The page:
Ever thought that the garden is a little untidy at this time of the year? Well good news because Christmas is a great time of the year to forget about the garden, and why not? No more picking up wet leaves, pruning back plants or in some cases just the sheer drudgery of gardening – it isn’t to everyone’s taste.
Put away the mower at the first signs of the garden shutting-down for winter and dare to venture back out again when the daffodils are looking promising. For some it sounds like a good plan!
Now this may all sound anti-gardening, but whatever pleasure your garden gives to you or others is fantastic and even overgrown jungles have their own charm when green and leafy and flowering themselves mad through the year who is to complain?
Gardening is though a twelve-month frenzy of activity – for the professional gardeners anyway. And if the thought of winter tidying or pruning in the rain fills you with dread then I wouldn’t worry, gardeners are always able to bring the best out of their gardens come the spring.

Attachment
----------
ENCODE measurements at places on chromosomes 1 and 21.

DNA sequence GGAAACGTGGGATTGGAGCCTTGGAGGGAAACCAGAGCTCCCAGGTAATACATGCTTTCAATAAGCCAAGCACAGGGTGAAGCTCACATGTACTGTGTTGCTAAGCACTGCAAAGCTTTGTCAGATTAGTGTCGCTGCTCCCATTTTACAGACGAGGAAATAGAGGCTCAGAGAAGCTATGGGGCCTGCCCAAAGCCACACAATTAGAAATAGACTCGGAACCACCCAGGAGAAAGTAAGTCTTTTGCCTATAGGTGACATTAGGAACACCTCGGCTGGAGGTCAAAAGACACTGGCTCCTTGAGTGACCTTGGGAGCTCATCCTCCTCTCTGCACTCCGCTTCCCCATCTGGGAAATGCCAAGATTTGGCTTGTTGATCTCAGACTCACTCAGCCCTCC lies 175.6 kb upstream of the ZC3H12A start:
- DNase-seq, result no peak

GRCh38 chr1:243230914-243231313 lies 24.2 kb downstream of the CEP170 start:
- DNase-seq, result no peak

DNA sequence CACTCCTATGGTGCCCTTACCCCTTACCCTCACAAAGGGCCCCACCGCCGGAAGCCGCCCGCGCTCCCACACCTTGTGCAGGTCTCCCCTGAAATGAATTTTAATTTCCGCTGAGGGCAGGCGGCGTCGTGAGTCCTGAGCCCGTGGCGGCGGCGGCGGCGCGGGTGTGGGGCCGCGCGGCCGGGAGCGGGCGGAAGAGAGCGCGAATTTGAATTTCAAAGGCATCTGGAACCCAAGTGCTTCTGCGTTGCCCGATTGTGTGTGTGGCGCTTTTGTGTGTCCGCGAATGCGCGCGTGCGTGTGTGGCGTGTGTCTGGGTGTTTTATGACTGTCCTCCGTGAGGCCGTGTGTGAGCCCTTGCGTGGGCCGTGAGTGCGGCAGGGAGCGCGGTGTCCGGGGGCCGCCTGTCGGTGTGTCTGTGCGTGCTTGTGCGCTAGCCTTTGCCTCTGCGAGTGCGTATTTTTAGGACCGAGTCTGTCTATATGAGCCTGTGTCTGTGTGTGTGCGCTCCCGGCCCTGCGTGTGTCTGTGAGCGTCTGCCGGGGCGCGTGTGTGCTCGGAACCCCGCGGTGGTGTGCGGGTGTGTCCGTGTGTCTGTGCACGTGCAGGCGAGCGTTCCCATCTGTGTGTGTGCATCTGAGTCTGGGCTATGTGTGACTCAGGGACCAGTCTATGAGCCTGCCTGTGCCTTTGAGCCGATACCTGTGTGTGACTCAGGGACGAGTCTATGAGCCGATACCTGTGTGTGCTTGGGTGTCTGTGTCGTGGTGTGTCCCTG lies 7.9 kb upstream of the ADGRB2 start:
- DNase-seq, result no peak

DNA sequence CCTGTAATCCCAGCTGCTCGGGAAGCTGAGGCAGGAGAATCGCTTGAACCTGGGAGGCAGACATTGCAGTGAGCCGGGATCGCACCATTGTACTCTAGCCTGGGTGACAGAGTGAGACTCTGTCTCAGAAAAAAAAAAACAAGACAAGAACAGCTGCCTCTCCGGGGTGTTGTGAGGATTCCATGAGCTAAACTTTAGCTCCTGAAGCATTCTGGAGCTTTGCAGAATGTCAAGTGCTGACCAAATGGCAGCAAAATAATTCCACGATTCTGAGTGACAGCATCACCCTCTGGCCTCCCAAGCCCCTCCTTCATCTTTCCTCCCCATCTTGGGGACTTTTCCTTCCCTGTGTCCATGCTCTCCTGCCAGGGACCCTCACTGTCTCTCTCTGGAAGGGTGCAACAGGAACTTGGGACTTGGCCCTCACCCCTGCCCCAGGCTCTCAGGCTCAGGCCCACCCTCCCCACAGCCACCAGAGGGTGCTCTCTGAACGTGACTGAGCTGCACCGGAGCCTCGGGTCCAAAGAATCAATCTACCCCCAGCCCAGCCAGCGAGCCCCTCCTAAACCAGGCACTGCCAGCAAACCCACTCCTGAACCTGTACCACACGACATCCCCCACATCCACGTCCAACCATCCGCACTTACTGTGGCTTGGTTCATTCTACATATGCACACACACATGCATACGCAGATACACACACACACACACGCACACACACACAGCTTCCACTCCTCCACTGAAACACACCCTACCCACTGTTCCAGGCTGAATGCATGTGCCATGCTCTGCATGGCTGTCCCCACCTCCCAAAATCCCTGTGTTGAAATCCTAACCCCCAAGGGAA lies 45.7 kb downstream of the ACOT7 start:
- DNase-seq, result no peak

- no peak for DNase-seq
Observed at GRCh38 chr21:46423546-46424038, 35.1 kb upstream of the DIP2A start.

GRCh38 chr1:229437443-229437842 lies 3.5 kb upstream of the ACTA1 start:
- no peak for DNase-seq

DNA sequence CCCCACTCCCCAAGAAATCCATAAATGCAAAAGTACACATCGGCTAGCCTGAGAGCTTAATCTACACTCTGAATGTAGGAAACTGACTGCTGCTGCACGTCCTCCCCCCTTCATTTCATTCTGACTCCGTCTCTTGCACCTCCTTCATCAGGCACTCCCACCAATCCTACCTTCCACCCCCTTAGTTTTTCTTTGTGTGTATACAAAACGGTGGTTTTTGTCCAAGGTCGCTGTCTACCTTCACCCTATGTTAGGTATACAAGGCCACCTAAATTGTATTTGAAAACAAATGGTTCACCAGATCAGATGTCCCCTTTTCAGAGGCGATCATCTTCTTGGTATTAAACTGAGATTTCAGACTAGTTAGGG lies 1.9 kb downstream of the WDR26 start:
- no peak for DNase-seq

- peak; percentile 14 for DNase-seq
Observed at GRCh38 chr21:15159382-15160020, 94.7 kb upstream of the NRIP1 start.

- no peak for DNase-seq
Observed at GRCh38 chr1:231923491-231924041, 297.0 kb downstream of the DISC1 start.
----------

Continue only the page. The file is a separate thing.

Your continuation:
I’m always asked about garden maintenance, when to do what and how. Surely there’s some mysterious rule about pruning, weeding, mulching, mowing and an endless list of chores?
Well gardens are always evolving, changing, creating different shady areas as they grow or making micro climates for different plants and the maintenance of a garden always revolves around what the garden is doing. There’s no mystery it’s just a case of working with the garden and creating what you want. Fancy some summer bedding by the patio, or a new apple tree at the end of the lawn? Then why not, it’s your garden and will give endless pleasure as it grows and changes.
And the maintenance, well a little pruning here and there to keep things in check or a major pruning session can soon fetch a garden back in line and again alter the garden and how it looks. And for anyone to say that the gardens should be immaculate and manicured is missing the point.
The pleasure these gardens whether immaculate or not that have given through the year with flowers and foliage and and the architectural nature of these un-pruned borders is something that has taken months to create.
So let me back out into the garden to potter about and see what the garden has in store for the next few months and remember at least all the gardens look the same when covered with snow!